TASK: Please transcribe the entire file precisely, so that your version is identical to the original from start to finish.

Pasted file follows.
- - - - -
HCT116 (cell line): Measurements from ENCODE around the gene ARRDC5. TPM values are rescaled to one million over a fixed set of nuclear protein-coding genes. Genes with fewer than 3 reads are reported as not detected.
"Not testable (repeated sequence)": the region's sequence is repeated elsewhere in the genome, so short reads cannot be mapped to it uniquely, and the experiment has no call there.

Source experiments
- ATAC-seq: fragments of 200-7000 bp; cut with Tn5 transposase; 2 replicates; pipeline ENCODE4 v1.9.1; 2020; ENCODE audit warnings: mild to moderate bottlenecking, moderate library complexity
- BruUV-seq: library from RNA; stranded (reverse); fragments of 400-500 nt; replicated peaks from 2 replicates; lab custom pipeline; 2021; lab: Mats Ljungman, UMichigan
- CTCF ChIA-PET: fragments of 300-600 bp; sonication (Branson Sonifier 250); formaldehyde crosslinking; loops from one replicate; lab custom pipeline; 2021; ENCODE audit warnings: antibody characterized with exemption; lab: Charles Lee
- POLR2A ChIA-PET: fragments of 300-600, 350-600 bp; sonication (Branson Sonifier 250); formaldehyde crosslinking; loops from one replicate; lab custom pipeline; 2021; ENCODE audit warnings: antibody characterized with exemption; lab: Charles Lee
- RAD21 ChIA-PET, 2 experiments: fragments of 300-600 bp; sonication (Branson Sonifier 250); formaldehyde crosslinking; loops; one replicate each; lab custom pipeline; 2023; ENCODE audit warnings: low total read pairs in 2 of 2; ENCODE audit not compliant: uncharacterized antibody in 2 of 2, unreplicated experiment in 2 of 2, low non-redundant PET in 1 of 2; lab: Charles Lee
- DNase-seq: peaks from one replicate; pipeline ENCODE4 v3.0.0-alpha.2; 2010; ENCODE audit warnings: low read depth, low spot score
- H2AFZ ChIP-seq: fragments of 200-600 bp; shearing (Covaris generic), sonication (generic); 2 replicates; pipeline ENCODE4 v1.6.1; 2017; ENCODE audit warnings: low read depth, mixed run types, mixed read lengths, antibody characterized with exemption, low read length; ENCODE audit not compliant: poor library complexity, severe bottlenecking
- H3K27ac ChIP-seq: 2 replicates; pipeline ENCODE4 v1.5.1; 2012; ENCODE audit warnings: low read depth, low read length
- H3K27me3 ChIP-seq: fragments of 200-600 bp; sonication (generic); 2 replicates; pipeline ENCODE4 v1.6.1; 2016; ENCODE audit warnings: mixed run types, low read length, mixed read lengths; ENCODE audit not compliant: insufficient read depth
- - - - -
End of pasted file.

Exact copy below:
HCT116 (cell line): Measurements from ENCODE around the gene ARRDC5. TPM values are rescaled to one million over a fixed set of nuclear protein-coding genes. Genes with fewer than 3 reads are reported as not detected.
"Not testable (repeated sequence)": the region's sequence is repeated elsewhere in the genome, so short reads cannot be mapped to it uniquely, and the experiment has no call there.

Source experiments
- ATAC-seq: fragments of 200-7000 bp; cut with Tn5 transposase; 2 replicates; pipeline ENCODE4 v1.9.1; 2020; ENCODE audit warnings: mild to moderate bottlenecking, moderate library complexity
- BruUV-seq: library from RNA; stranded (reverse); fragments of 400-500 nt; replicated peaks from 2 replicates; lab custom pipeline; 2021; lab: Mats Ljungman, UMichigan
- CTCF ChIA-PET: fragments of 300-600 bp; sonication (Branson Sonifier 250); formaldehyde crosslinking; loops from one replicate; lab custom pipeline; 2021; ENCODE audit warnings: antibody characterized with exemption; lab: Charles Lee
- POLR2A ChIA-PET: fragments of 300-600, 350-600 bp; sonication (Branson Sonifier 250); formaldehyde crosslinking; loops from one replicate; lab custom pipeline; 2021; ENCODE audit warnings: antibody characterized with exemption; lab: Charles Lee
- RAD21 ChIA-PET, 2 experiments: fragments of 300-600 bp; sonication (Branson Sonifier 250); formaldehyde crosslinking; loops; one replicate each; lab custom pipeline; 2023; ENCODE audit warnings: low total read pairs in 2 of 2; ENCODE audit not compliant: uncharacterized antibody in 2 of 2, unreplicated experiment in 2 of 2, low non-redundant PET in 1 of 2; lab: Charles Lee
- DNase-seq: peaks from one replicate; pipeline ENCODE4 v3.0.0-alpha.2; 2010; ENCODE audit warnings: low read depth, low spot score
- H2AFZ ChIP-seq: fragments of 200-600 bp; shearing (Covaris generic), sonication (generic); 2 replicates; pipeline ENCODE4 v1.6.1; 2017; ENCODE audit warnings: low read depth, mixed run types, mixed read lengths, antibody characterized with exemption, low read length; ENCODE audit not compliant: poor library complexity, severe bottlenecking
- H3K27ac ChIP-seq: 2 replicates; pipeline ENCODE4 v1.5.1; 2012; ENCODE audit warnings: low read depth, low read length
- H3K27me3 ChIP-seq: fragments of 200-600 bp; sonication (generic); 2 replicates; pipeline ENCODE4 v1.6.1; 2016; ENCODE audit warnings: mixed run types, low read length, mixed read lengths; ENCODE audit not compliant: insufficient read depth